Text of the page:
Kid Cudi is a rapper. Or at least people thought he was a rapper. But maybe his listeners should have known from his first single, “Day n’ Nite,” that he wasn’t your stereotypical MC. That song, while base-heavy and electronic sounding, never really had him rapping, but rhythmically speaking to his audience about a stoner who frees his mind at night. So, it seems fitting that the man who never really followed the strict rhythmic confines of rap would come out with an album as unconfined and un-hip-hop as his newest work, Speedin’ Bullet 2 Heaven.
Cudi himself does not define the record as rap. MTV cult heroes Beavis and Butthead make appearances throughout the album. The duo close out the album’s third track, “Man In The Night”, musing that maybe punk rock isn’t dead. But this is not even punk rock, as the aforementioned track draws heavily from the psychedelic rock of the sixties. Its charging baseline, which was played by Cudi himself, drums like the hammer of a blacksmith, deceptively cool guita. Cudi sings self-assuredly declaring “This is the time to be in the moment / Ain’t no room for stalling room time for living in the moment.” It’s as cool as anything Hendrix ever did.
In other places he references the extremely far-out, psychedelic rock of the sixties that was less guitar hero and more acid trip. Like on “Screwed,” which has him singing with a fuzzed-out vocal effect over a fingerpicked guitar part. Even more out there is the seventh track on the album, “The Nothing,” which begins with a man whispering for someone to give him candy. This alone would give a child nightmares, but then he continues the song by using a popular nursery rhyme as the base for the lyrics: “Mary, Mary quite contrary / You’re are going to cut it… / No one hears you suffer.” It’s an eerie warning to the child in all of us: In the end, you’re all alone. But just because you’re alone does not mean you have to be depressed about it. Or at least that’s what Cudi thinks, as this album takes many tonal shifts.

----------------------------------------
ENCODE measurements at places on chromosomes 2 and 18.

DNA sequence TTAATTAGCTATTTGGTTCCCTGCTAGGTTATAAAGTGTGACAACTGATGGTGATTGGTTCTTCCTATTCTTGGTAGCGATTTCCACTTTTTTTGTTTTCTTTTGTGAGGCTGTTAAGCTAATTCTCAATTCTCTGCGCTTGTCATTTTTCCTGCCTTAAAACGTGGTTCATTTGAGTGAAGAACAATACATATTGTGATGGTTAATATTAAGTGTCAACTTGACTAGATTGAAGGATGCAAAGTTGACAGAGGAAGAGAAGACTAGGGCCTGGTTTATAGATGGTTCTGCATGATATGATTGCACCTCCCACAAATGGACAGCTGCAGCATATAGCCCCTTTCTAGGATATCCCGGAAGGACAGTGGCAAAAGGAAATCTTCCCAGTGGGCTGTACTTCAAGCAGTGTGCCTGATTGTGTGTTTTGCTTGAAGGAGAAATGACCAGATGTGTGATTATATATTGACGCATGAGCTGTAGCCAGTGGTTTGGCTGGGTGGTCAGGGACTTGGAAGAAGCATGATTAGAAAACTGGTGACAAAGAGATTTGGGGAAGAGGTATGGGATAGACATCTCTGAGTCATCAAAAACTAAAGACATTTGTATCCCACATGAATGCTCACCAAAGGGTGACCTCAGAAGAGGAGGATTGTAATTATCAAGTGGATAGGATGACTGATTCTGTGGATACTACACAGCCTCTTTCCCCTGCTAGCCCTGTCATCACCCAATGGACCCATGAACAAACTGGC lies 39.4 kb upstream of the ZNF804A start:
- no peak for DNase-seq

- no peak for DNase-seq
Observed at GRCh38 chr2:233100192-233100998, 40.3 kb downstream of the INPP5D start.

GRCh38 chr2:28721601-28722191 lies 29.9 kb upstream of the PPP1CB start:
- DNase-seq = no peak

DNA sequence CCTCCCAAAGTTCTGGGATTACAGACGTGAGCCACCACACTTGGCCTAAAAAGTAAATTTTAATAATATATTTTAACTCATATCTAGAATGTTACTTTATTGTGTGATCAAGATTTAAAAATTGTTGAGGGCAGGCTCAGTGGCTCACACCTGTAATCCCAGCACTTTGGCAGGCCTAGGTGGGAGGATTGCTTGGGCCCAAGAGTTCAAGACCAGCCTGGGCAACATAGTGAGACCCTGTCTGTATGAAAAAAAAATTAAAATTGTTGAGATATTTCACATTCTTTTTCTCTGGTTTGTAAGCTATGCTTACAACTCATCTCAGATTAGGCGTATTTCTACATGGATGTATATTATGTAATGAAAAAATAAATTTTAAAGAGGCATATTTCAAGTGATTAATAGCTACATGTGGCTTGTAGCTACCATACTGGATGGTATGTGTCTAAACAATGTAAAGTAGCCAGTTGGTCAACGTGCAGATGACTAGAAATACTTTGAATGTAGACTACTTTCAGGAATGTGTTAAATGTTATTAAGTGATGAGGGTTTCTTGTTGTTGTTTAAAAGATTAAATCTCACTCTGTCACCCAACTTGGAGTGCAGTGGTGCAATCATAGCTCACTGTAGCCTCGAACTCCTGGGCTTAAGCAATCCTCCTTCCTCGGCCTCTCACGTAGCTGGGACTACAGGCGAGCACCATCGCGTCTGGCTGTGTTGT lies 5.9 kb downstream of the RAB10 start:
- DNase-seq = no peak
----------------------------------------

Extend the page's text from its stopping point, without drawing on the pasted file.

Cudi seems to be self-aware about how manic the album is. After, over fuzzed-out guitars, he had been singing, “So fragile and delicate / Handle with care,” Beavis and Butthead reappear. In this sketch they have to see a shrink because Cudi has made them feel too much. This does two things successfully: adds to the overall weirdness of the album and proves that Cudi is hyper-aware of just how weird it is.
The only album that could possibly be compared to is Miley Cyrus’s album from this year, Miley Cyrus and her Dead Petz. Both albums employ psychedelia as their main musical mode—Cyrus getting help from the Flaming Lips and Cudi from Travis Barker. Both albums are mammoths: Cyrus’s album taps out at twenty-three songs and Cudi’s drones on twenty-six songs. Both albums, but in particular Cudi’s, feel like a voyage from England to the New World: too long and you might get sick of it. This is mainly because both albums needed to have better crafted songs. Not necessarily songs that follow the pop song structure, but songs that seemed like they took time to actually review, edit and work on beyond the first try. After all, three tracks on Cudi’s album have the word “demo” in the title. Listeners don’t want a first try. They want finished perfection.
With that said, the main difference between the two albums is the person that is making it. For Cyrus, everything seems like a ploy for attention, while for Cudi this album seems like artistic expression.
Featured Image By Republic Records